Vulval health during menopause and throughout your life

Another interesting and informative talk at the recent BMS conference was on Vulval health which was presented by the delightful Dr Kay McAllister who is based at Sandyford Glasgow - I know what a topic, discussed even less than vaginal health, but equally as important.


Ok can we just get this down in black and white as some women I come across are a little hazy as to what the vulva actually includes…these are your external genitals including the labia — the outer and inner ‘lips’ of the vulva know as the labia majora and labia minora. The vestibule surrounds the opening of the vagina, or introitus, and the opening of the urethra, or urethral meatus. The perineum is the area extending from beneath the vulva to the anus. Then there is your clitoris and anus at either end. See diagram below!


One of the main concerns within the medical profession, particularly amongst the younger generation it seems, is the increasing obsession with the appearance of labia, the never ending waxing, shaving and trimming and the over cleaning!


Important point - over washing anywhere on your body is going to cause drying out, think how dried out and prune like your hands get if amongst the soap suds too much - same goes for your genitals, so treat them wisely and simply. If you have a problem with vaginal irritation, dryness or soreness then don’t go using heavily perfumed gels, creams or douches in that area, simple cleaning only is essential and the blander the better. I know how dull but the result is a healthier, happier vulva! So by bland I mean a soap substitute of some sort...think of emollients. Emollient products help to keep your skin feeling protected and hydrated, they soften and moisturise, soothe and cover the skin with a protective film which traps in moisture instead of drying out the skin. There are many companies who make these products, as with anything find one which suits your physiology, e.g. dermal 200 shower or bath 600 emollient. Oh and the vaginas are self cleaning so you don't need to use anything up there to give it a spring clean, it does it itself!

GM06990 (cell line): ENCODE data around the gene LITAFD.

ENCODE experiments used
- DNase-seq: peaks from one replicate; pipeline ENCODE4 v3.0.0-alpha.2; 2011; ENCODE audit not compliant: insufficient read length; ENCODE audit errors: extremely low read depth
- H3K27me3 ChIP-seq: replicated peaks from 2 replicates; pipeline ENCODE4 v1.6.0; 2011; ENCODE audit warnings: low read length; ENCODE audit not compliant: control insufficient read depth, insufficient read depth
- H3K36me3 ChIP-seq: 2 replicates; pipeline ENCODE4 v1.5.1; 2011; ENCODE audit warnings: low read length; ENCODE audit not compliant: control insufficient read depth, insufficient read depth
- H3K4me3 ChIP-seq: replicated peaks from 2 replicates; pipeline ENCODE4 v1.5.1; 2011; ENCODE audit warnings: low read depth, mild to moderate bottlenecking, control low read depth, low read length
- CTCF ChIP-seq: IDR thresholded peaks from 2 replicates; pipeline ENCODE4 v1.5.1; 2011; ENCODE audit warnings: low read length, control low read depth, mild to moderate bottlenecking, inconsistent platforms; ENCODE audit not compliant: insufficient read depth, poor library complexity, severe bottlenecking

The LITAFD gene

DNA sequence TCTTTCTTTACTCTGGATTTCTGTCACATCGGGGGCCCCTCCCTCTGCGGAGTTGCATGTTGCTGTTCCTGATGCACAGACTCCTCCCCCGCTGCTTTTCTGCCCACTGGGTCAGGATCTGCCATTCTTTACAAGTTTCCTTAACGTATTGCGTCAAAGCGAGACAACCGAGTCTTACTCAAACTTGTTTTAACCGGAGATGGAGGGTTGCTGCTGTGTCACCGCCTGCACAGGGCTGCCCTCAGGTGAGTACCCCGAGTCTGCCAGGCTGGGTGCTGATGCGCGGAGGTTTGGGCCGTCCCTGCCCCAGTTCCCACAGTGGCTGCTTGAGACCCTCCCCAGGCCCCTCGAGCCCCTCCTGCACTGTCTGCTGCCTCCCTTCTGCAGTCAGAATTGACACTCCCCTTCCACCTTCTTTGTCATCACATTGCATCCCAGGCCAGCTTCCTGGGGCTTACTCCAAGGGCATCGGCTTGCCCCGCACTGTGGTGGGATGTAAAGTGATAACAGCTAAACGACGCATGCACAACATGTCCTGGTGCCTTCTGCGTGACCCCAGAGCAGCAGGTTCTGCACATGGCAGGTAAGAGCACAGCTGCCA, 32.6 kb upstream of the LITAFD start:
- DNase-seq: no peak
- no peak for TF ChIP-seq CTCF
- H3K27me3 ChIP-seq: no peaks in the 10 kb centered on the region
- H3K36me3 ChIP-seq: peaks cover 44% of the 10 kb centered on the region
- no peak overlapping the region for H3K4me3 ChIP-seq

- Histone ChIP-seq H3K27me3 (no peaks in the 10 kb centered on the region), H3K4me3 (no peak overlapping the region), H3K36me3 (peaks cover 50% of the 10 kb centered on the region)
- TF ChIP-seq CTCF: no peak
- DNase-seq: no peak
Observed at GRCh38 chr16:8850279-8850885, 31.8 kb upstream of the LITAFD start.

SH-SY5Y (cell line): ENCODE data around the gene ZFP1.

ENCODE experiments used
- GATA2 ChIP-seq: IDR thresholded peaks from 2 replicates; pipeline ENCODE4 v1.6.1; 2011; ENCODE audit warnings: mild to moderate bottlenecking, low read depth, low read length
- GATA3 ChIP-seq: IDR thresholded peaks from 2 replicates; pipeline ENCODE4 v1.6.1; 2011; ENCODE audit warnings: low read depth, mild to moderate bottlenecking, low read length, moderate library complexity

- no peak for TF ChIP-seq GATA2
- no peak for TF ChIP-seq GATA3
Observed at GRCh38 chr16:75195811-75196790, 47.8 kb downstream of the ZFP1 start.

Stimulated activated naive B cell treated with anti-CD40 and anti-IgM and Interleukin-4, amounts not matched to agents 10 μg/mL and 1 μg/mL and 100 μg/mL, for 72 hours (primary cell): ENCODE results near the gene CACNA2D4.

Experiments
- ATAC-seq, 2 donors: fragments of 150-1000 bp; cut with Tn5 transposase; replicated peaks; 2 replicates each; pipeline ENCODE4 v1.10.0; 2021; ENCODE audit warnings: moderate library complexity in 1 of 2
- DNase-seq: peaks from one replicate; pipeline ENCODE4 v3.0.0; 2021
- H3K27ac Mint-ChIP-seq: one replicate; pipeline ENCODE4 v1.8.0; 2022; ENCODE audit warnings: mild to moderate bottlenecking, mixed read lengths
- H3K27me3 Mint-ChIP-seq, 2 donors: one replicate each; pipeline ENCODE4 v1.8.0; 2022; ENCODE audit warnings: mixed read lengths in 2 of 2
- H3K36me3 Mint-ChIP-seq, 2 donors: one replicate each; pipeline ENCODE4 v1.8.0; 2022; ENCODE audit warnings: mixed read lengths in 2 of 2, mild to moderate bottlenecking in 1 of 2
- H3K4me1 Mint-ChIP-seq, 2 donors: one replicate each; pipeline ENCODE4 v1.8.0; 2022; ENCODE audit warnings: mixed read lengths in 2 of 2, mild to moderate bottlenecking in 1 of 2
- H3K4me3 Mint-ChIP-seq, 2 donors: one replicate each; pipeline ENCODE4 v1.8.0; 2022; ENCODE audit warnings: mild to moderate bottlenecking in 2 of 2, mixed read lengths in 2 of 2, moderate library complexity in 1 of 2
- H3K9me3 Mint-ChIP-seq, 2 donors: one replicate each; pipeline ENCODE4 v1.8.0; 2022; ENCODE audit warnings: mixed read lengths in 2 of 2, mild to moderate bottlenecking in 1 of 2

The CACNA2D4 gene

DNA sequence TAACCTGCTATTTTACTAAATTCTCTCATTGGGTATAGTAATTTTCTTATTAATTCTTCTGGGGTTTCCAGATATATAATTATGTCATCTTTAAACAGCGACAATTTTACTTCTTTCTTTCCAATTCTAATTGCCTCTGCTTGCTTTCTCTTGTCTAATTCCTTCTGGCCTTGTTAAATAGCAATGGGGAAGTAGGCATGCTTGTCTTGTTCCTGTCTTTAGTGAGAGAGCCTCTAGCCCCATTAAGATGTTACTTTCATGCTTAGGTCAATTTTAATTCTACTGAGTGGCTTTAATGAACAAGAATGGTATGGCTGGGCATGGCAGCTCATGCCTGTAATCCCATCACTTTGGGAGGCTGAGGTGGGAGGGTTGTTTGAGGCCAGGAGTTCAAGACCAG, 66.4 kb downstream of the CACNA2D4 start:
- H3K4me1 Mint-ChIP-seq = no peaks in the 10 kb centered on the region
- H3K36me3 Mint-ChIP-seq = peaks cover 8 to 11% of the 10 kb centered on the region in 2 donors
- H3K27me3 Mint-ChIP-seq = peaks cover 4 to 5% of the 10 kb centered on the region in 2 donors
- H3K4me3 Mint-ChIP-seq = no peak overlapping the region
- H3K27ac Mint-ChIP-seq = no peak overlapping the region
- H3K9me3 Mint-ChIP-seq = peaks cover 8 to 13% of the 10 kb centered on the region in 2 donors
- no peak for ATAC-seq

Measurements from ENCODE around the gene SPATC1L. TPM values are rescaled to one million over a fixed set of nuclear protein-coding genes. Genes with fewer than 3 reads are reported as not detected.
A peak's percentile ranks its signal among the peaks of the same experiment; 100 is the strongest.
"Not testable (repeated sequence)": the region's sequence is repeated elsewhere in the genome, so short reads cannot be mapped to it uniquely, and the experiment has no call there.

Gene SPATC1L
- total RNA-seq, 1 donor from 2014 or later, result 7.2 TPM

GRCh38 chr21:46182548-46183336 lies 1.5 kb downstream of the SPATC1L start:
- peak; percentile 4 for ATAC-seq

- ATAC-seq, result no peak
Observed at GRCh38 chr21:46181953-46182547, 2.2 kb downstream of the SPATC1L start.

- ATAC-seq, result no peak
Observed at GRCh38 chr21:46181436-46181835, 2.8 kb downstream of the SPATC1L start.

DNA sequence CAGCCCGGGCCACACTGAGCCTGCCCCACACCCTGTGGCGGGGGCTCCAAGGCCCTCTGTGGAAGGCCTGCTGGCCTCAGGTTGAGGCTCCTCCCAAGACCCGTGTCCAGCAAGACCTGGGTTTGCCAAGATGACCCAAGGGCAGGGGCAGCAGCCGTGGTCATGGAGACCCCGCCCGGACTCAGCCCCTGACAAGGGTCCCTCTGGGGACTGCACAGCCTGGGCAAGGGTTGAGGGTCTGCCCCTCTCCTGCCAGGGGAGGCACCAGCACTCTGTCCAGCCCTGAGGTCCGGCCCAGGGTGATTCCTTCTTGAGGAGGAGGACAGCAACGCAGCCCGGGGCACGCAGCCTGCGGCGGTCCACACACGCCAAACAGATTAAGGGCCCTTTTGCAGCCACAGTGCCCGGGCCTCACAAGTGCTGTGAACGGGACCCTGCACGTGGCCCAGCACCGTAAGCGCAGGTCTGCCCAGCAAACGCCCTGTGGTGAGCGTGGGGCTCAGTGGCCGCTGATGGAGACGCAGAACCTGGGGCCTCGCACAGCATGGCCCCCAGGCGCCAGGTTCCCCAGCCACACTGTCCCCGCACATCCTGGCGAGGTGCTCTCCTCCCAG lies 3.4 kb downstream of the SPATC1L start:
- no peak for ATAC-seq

Getting back briefly to the size of labia … now really ladies I know I’ve banged on in the past that we need to give more attention to this area of you body...give as much attention to your vulva and vagina as you do your faces...being one of my favourite phrases, but the size of your labia…have a large word with yourselves. If they were on view for everyone to see I might maybe slightly understand this growing obsession but they aren’t plus, as wonderfully explained by Dr McA, it depends on which angle you actually view your labia from…oh yes lying down they will look completely different to when standing up and hanging down. My advice to you - be happy with what you’ve got, look after it and treat it with respect!


Flippancy aside this is a growing concern particularly amongst the younger population with more than 200 girls under the age of 18 having labiaplasty operations. As such the RCOG and the British Society of Paediatric and Adolescent Gynaecology (Britspag) have jointly produced a booklet for circulation in response to this increasing number of girls and women with cosmetic genital concerns requesting surgery despite having normal anatomy. The book is absolutely brilliant : https://www.brook.org.uk/data/So_what_is_a_vulva_anyway_final_booklet.pdf